Sunday, September 3, 2017

A Museum for Labor Day: Who Tells the Story?



Labor Day weekend here in the United States seems a good time to share my visit to the Plantation Tea Workers Museum outside Kandy, Sri Lanka, from a few weeks ago on the Old Peacock Tea Estate. I was in Sri Lanka for my work at the International Coalition of Sites of Conscience and I had spent much of the preceding week in a hotel conference room, in an intense workshop experience (perhaps recounted in a later post) so I looked forward to hearing up into the green hill country by train.  Up and up we went, and then the next day, up even further to the tea museum, which was founded by the Institute for Social Development, a Coalition member and an organization dedicated to improving both work and social conditions for tea workers and Hill Country Tamils.


As I thought about this museum and its founding, I thought about the other industry-specific museums I know--the vast majority of the ones we know well are corporate ones, telling a story from a specific point of view.  Their founding (and their funding) reflects the point of view of owners, rather than workers.  As I pondered this, I realized I should give a long overdue shout out to Patricia West, whose book Domesticating History: The Political Origins of America's House, published in almost twenty years ago, was really the first work that encouraged me to understand historic houses and museums in a more political context.


This museum has a clear mission, tied to the Institute's mission. The institute focuses on:
"rights issues of hill country Tamil people in plantation sector for last 25 years.  We enlighten them to claim their basic and fundamental rights by advocating the civil society organizations and politicians of the community while lobbying the policy makers of the country. Although the hill country Tamils were not directly involved in 30 years protracted ethnic conflict, it impacted on plantation community and made them most vulnerable and excluded from the mainstream development interventions."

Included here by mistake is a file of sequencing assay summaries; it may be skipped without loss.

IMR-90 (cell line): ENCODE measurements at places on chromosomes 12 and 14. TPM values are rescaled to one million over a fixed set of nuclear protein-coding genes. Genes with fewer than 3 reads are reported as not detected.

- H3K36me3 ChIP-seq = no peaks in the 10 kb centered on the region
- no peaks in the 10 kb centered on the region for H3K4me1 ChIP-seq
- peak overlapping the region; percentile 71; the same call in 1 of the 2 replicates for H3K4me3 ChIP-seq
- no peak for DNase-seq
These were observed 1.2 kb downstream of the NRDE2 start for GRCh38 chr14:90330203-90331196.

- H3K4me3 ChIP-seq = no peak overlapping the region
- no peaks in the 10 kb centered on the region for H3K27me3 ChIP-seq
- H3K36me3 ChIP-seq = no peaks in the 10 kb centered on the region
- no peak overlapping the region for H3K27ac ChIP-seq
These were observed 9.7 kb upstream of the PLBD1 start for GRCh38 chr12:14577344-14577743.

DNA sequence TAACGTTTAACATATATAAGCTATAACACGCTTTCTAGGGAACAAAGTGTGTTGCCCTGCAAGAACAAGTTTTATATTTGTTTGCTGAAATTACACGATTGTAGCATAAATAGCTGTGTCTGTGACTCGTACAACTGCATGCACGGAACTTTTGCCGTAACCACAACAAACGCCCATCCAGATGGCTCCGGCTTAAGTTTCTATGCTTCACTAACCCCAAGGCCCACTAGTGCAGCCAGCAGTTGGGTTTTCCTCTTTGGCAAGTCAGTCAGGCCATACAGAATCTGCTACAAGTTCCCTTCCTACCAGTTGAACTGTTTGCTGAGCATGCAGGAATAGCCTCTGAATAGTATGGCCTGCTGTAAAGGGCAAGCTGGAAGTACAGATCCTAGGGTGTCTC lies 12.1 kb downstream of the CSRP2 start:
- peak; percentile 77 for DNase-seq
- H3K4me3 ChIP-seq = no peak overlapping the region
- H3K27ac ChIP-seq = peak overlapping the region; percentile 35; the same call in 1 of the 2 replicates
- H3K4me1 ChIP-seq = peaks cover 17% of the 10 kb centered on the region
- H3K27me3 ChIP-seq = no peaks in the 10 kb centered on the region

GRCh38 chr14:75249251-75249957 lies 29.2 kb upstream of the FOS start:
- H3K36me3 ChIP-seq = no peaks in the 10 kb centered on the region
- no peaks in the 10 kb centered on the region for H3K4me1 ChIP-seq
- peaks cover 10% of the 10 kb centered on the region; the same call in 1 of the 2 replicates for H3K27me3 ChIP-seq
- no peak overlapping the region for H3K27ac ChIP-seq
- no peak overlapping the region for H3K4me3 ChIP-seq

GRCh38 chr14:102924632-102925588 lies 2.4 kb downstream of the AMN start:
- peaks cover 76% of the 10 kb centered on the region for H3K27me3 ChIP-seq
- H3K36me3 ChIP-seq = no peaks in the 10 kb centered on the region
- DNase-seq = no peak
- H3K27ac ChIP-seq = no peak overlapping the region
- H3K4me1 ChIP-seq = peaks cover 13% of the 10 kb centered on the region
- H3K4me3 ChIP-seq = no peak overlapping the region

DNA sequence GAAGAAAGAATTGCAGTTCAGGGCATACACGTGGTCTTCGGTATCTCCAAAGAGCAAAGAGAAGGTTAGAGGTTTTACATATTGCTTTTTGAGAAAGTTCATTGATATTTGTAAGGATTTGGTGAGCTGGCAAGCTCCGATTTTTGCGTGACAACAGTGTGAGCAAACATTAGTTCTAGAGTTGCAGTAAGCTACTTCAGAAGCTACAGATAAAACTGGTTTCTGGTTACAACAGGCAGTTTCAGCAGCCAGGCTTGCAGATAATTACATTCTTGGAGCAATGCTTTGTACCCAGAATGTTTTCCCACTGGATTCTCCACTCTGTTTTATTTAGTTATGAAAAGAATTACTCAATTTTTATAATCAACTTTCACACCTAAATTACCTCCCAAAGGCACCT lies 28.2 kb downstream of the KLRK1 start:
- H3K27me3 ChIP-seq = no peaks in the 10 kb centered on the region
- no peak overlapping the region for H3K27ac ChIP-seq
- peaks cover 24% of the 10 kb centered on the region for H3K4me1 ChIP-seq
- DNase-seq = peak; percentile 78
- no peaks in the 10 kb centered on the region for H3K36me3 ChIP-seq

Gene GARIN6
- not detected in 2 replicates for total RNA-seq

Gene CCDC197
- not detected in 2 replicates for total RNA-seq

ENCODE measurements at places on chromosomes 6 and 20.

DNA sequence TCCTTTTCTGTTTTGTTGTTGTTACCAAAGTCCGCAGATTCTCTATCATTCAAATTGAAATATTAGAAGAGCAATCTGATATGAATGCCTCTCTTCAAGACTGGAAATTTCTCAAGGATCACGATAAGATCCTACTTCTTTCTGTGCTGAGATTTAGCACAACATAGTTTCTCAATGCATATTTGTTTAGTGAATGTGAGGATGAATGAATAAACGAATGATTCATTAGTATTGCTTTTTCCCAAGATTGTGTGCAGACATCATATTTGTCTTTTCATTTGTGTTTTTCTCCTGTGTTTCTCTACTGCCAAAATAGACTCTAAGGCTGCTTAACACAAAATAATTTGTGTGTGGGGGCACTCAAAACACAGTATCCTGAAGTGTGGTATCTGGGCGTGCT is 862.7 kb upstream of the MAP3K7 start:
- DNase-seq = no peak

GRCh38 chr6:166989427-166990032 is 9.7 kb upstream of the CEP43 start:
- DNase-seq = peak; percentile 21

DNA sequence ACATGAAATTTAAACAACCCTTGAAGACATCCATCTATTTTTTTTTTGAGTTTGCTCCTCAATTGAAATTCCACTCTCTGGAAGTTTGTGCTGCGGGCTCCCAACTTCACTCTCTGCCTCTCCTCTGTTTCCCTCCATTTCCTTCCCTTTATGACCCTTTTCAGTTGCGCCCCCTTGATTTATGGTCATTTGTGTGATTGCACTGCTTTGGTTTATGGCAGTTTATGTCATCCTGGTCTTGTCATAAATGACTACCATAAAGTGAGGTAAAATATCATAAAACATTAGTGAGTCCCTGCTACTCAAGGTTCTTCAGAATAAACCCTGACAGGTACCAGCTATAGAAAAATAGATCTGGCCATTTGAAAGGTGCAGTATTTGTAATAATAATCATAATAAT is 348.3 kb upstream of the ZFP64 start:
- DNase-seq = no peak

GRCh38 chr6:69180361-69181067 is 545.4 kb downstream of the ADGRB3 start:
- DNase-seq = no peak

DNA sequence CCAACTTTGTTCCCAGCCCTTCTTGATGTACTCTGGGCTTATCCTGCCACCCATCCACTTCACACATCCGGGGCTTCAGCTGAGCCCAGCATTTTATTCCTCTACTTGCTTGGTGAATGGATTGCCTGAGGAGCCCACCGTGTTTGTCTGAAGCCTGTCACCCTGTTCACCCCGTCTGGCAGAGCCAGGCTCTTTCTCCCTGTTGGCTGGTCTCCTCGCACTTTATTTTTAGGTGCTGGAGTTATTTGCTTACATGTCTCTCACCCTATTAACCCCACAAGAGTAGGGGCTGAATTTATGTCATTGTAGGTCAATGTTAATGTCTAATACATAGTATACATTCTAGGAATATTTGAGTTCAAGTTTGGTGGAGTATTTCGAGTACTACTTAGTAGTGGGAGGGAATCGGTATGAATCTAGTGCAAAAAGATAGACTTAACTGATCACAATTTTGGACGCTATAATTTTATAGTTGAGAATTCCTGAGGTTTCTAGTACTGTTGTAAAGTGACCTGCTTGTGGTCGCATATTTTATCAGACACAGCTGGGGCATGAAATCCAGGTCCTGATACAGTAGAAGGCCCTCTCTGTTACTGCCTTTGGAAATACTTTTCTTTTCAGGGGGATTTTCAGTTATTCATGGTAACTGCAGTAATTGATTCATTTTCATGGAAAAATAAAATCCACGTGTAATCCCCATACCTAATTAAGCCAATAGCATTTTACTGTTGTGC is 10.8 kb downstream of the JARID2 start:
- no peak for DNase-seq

It's a small museum but the labels were in multiple languages, including English, and my visit (including the trip all the way up) was greatly enhanced by R. Nanthakumar, Programme Manager at ISD, who grew up in a line house on a tea plantation and shared a bit of his own history, updates on the current efforts to ensure full civil rights for this community, and the history of the larger community.


This was a museum where the story, except for the end product of the work, a cup of tea, was entirely new to me.  I didn't know how tea was harvested, I didn't know how the workers had come from India, recruited by the British, to work on the plantations, I didn't know they were essentially stateless for decades and decades. I didn't know about labor organizing, or about activists, including poets, for full civil rights for Hill Country Tamils. I was your average visitor who knew nothing.


But I learned alot! How often do workers really get to tell their story?  Sometimes local, city or regional museums take on telling workers' stories, and I've worked on a few of these projects as well--they're often a bit of a balancing act.  A bit of googling led me to some other workers' museums that I'm now curious about:

The Workers' Museum in Johannesburg, South Africa
The Labor Museum & Labor Movement Library and Archive, Denmark
The Workers History Museum, Canada
Amuri Museum of Workers' Housing, Finland
(FYI, none really came up in the United States--please share additions!)

Do you tell stories of workers at your museum?  How do you think about workers' rights? As the museum field slowly becomes more attentive to workers' rights in museums (see #Museumworkersspeak and the recent protests by interpreters at Plimouth Plantation), how much do we think about how we can encourage a broader campaign for workers' rights?


The Plantation Tea Workers Museum is not just about the past.  It's very much connected to present-day struggles for human rights and as part of ISD, in an action-oriented manner.  It's a small museum a long way away from anywhere but it changed my own perspective.  My next cups of tea will be accompanied by some thinking about the people who made that cup possible and their struggle for human rights.  And of course, in the same way the Coalition's members do every day,  I'll try to turn memory into action.


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